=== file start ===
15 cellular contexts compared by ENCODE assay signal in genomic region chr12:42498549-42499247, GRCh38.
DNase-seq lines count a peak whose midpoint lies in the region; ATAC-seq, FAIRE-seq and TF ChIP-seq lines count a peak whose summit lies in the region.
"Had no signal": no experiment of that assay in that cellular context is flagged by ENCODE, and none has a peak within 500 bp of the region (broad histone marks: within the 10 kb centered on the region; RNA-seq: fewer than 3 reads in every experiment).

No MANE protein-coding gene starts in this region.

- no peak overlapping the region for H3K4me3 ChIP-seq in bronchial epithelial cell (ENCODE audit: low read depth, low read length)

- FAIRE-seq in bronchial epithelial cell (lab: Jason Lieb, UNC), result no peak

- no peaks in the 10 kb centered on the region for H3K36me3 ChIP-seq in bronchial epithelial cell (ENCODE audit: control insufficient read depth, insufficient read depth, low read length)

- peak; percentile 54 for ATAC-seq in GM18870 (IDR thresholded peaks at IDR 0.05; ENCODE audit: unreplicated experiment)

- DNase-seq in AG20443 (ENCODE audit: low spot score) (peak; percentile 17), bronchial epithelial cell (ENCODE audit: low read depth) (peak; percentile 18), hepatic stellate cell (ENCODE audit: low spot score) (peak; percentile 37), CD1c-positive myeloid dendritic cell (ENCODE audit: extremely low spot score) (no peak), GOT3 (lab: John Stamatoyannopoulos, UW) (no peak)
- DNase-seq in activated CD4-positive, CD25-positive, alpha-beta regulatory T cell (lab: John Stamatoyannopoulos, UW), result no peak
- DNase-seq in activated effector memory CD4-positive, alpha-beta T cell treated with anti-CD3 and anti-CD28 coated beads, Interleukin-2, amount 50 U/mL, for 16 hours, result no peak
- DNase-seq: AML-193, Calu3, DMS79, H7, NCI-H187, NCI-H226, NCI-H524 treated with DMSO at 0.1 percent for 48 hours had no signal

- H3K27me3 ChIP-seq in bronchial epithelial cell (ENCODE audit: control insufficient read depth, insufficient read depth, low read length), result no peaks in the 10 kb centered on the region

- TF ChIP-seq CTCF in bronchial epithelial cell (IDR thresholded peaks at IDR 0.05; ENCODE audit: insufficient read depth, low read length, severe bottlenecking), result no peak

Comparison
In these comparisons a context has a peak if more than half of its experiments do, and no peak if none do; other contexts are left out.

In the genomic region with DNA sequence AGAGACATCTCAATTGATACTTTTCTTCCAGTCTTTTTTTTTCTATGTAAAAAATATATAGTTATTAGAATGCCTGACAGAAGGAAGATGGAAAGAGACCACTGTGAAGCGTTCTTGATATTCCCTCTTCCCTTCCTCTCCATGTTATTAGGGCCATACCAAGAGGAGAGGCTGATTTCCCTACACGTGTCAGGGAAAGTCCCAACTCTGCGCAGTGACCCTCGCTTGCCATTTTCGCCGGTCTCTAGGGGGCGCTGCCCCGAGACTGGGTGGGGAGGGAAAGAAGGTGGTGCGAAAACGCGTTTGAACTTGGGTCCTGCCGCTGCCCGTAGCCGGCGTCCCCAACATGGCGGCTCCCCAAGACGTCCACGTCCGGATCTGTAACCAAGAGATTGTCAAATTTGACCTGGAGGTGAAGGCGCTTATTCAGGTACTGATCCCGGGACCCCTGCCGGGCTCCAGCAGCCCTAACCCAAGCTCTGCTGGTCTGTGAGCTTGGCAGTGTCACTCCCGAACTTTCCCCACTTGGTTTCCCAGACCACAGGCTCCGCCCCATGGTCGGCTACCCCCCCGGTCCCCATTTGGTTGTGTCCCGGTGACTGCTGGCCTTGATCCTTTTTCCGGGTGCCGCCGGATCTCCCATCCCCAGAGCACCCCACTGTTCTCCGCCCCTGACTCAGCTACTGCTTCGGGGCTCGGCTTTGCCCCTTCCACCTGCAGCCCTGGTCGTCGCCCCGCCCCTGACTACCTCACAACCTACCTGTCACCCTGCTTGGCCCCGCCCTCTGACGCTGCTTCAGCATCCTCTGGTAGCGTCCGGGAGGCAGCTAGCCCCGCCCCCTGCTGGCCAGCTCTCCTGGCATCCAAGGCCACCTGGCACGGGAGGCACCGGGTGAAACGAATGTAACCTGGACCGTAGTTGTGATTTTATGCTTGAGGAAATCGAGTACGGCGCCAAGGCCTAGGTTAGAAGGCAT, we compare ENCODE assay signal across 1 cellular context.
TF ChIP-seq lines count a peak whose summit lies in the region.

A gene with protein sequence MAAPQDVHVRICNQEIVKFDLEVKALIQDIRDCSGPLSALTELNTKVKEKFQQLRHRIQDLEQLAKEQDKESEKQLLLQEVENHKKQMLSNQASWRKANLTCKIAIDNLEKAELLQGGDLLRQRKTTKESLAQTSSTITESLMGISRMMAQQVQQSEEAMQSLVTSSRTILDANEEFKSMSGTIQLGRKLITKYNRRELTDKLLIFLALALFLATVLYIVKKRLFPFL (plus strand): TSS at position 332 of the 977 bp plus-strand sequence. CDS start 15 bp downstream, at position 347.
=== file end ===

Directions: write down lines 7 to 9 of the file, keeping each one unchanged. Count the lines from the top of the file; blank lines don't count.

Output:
- no peaks in the 10 kb centered on the region for H3K36me3 ChIP-seq in bronchial epithelial cell (ENCODE audit: control insufficient read depth, insufficient read depth, low read length)

- peak; percentile 54 for ATAC-seq in GM18870 (IDR thresholded peaks at IDR 0.05; ENCODE audit: unreplicated experiment)

- DNase-seq in AG20443 (ENCODE audit: low spot score) (peak; percentile 17), bronchial epithelial cell (ENCODE audit: low read depth) (peak; percentile 18), hepatic stellate cell (ENCODE audit: low spot score) (peak; percentile 37), CD1c-positive myeloid dendritic cell (ENCODE audit: extremely low spot score) (no peak), GOT3 (lab: John Stamatoyannopoulos, UW) (no peak)